Rural/Urban Differences in Family Planning Service Provision: A Survey of Title X Clinics in Great Plains and Midwestern United States
Summer Martins, University of Minnesota
Katherine Damm, Somerset Gynecology and Obstetrics
Wendy Hellerstedt, University of Minnesota
Melissa Gilliam, University of Chicago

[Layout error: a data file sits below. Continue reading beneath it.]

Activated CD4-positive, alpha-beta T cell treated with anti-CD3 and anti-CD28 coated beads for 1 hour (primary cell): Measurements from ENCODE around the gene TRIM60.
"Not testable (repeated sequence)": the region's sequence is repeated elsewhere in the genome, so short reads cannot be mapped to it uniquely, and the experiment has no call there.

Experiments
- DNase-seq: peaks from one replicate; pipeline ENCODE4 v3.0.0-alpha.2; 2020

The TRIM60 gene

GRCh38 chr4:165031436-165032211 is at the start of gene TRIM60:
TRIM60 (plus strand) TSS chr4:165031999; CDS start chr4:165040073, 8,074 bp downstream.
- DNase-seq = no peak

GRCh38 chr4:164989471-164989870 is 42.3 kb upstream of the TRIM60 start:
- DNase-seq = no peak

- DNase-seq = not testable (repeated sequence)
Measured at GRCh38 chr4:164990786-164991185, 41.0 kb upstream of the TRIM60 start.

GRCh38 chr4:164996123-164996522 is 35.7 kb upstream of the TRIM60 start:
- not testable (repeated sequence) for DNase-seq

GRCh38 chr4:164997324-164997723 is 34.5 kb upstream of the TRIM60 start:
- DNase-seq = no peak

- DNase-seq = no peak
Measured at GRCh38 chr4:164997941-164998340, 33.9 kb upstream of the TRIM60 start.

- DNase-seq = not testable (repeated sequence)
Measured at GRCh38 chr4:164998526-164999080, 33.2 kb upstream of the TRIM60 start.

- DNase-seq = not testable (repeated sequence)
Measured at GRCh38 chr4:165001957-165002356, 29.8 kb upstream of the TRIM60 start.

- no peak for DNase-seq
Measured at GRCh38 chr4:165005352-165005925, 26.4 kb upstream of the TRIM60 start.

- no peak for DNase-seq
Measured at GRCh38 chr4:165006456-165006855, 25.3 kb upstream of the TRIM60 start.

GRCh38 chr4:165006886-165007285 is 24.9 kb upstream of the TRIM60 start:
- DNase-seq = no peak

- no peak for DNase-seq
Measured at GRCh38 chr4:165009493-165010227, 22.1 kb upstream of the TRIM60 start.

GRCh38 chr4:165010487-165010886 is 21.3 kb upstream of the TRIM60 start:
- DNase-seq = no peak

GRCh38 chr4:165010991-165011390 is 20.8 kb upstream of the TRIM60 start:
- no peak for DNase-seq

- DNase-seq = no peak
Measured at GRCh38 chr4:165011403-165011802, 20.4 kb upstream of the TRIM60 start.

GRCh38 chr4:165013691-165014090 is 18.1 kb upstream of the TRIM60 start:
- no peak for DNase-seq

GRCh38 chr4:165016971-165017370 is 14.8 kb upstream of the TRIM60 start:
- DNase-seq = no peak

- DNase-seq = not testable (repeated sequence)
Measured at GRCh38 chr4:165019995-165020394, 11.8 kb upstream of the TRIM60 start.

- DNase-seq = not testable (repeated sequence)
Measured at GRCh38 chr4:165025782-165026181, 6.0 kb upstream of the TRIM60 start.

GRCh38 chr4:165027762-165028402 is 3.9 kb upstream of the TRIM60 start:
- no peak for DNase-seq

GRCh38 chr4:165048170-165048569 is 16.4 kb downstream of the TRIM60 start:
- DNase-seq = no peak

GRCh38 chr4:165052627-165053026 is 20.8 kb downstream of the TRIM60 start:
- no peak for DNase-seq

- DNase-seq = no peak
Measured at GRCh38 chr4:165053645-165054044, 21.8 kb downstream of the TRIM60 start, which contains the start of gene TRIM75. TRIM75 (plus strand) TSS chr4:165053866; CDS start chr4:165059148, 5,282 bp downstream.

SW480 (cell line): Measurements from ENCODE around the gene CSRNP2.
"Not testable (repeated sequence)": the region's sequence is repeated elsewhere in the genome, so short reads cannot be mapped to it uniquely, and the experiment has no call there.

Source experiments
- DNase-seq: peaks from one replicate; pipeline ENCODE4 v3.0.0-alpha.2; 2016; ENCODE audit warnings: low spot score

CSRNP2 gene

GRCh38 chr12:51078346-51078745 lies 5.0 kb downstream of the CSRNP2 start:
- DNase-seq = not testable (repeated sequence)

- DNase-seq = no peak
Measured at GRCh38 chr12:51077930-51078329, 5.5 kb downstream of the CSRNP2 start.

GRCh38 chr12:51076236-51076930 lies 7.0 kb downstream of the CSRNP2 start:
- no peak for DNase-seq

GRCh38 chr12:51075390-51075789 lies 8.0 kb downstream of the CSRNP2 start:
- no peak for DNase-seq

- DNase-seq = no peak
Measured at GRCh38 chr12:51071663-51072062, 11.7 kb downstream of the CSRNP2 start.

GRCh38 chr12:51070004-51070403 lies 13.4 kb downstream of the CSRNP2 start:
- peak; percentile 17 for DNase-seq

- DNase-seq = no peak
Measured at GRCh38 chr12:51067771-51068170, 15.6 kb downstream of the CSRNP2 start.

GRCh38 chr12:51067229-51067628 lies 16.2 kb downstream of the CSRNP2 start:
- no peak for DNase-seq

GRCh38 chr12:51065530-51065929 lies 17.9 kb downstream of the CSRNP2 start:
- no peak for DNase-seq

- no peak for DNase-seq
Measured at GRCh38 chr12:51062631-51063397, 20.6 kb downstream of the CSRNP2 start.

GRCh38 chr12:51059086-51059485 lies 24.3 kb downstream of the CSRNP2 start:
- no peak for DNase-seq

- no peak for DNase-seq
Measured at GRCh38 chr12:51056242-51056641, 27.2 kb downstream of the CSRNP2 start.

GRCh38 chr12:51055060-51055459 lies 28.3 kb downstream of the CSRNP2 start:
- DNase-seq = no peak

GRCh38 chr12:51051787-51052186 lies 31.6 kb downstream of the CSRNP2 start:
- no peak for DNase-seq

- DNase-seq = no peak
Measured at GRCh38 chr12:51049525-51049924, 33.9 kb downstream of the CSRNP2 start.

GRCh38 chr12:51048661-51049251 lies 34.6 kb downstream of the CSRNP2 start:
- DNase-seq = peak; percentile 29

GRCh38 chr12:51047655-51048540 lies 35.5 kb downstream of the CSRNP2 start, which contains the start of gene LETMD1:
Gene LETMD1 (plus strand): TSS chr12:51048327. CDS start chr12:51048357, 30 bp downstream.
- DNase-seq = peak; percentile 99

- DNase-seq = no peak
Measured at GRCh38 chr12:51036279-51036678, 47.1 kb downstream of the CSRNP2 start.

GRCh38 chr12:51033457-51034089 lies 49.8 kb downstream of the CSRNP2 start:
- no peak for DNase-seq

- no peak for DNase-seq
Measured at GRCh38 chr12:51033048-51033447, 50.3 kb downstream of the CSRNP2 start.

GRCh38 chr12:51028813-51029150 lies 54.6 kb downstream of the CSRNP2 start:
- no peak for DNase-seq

There is a paucity of research on rural/urban variations in U.S. family planning service provision. We surveyed 558 Title X family planning clinics in 16 Great Plains and Midwestern U.S. states regarding clinic accessibility, contraceptive methods provided, and perceived barriers. We classified clinics into a four-level rural/urban variable derived from Rural-Urban Commuting Area (RUCA) codes: Urban, Large Rural City, Small Rural Town, and Isolated Small Rural Town. Responses varied across rural/urban categories on most items that we evaluated, often along a gradient. The most rural respondents were the least likely to dispense contraception on site. The largest rural/urban disparities were seen for LARC methods. Similarly, isolated rural clinics had the highest rates of reported barriers to service provision. Our findings suggest that urban/rural differences have been an under-recognized factor shaping the dynamics of U.S. family planning care. RUCA is a valuable tool with which to evaluate rural/urban differences.